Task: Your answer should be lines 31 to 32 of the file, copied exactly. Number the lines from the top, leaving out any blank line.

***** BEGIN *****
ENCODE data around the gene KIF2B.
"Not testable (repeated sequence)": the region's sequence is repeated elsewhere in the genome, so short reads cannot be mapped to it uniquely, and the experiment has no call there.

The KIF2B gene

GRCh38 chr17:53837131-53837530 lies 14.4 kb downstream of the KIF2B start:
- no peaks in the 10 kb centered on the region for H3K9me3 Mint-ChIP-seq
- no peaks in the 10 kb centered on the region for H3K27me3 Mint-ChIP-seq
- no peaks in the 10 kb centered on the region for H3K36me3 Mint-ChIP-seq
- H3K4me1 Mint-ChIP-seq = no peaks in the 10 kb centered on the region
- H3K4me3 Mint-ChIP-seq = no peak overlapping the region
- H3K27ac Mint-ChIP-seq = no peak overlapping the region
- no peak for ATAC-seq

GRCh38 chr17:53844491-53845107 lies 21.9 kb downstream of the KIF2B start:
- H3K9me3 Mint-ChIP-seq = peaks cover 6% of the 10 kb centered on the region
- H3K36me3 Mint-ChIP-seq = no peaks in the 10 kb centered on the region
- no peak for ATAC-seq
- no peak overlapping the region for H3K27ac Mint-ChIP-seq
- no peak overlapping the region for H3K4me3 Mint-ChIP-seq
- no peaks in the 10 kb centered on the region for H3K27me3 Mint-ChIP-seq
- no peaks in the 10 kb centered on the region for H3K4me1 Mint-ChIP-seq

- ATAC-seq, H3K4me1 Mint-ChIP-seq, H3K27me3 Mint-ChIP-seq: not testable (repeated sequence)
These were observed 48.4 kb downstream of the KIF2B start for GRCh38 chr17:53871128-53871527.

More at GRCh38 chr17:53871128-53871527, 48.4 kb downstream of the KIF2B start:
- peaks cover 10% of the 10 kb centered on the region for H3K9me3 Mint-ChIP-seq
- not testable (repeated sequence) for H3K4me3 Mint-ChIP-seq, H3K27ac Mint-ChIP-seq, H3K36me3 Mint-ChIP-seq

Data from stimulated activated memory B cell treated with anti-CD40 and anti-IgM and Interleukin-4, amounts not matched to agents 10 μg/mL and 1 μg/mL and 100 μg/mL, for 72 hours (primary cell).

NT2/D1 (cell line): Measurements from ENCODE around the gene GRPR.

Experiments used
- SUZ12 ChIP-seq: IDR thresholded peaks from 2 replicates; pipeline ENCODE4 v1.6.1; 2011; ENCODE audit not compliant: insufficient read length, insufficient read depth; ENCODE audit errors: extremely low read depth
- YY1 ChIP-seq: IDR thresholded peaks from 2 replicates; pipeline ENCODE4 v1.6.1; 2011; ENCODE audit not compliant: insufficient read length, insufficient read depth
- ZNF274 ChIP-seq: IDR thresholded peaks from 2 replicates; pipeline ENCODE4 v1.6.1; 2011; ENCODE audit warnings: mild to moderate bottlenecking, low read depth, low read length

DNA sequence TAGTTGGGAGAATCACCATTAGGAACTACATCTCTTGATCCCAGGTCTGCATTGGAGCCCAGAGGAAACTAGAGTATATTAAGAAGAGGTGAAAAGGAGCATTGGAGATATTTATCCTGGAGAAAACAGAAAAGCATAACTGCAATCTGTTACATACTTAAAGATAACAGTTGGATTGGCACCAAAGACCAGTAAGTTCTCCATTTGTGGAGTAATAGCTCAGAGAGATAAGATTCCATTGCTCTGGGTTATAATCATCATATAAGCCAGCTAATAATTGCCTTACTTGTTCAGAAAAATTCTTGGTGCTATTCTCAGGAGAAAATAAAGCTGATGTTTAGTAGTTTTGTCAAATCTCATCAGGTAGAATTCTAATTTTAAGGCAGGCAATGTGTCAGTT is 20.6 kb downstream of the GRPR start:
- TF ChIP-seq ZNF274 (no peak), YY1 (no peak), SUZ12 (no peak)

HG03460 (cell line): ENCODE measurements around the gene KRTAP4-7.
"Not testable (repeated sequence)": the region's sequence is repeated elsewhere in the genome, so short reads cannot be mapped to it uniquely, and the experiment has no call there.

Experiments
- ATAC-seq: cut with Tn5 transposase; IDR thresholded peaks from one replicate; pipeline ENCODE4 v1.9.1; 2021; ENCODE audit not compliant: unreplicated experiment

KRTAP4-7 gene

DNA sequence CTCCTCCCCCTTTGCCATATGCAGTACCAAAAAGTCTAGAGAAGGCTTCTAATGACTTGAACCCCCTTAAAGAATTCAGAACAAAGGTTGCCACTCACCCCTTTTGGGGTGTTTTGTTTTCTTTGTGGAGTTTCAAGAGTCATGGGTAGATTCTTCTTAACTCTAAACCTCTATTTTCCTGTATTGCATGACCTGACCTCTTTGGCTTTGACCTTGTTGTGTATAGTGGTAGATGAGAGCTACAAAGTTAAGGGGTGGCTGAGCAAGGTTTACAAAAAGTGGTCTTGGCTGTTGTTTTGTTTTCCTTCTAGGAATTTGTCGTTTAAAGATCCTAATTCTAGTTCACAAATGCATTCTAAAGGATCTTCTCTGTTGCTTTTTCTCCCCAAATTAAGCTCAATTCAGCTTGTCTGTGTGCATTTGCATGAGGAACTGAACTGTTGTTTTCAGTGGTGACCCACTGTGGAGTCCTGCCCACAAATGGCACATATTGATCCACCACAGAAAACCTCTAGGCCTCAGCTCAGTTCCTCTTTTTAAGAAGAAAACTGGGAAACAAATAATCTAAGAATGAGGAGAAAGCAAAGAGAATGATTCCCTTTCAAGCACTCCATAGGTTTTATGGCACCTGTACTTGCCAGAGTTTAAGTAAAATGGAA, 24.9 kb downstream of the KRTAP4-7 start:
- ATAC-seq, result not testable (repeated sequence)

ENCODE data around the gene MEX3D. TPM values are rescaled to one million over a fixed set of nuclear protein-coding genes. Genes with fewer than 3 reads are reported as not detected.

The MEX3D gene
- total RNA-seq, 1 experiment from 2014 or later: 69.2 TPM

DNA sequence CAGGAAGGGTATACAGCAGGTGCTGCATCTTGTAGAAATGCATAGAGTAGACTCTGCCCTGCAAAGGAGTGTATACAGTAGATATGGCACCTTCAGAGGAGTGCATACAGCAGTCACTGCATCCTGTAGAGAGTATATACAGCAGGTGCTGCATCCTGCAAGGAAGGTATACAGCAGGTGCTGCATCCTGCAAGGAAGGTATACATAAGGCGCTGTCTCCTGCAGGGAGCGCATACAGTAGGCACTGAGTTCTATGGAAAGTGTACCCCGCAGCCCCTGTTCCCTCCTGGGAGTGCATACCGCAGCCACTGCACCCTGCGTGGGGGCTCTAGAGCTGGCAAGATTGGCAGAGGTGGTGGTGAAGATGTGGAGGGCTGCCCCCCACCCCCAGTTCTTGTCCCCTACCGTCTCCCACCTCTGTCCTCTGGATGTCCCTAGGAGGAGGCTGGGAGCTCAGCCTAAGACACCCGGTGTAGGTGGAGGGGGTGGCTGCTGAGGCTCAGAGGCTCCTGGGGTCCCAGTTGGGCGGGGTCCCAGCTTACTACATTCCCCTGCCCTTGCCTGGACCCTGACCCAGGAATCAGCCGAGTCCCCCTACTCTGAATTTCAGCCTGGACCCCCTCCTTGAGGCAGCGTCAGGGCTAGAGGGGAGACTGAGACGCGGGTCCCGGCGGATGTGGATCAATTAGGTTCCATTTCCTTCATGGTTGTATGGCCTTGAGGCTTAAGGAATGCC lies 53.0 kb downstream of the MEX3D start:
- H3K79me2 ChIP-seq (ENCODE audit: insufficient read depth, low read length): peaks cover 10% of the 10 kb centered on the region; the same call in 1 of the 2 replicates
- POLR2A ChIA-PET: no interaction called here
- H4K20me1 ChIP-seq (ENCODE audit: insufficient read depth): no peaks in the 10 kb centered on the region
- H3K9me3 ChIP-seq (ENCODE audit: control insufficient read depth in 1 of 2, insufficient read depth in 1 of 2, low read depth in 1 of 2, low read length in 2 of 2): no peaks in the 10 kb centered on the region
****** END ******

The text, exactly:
DNA sequence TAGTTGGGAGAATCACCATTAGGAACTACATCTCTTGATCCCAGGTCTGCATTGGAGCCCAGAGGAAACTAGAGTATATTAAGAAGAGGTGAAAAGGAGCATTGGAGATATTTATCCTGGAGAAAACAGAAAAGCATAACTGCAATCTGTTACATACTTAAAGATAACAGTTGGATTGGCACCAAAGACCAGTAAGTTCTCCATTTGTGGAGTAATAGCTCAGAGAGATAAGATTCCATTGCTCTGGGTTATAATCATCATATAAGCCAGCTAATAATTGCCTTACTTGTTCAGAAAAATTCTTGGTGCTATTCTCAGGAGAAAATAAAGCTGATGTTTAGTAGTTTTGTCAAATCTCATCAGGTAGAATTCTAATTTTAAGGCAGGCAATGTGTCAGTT is 20.6 kb downstream of the GRPR start:
- TF ChIP-seq ZNF274 (no peak), YY1 (no peak), SUZ12 (no peak)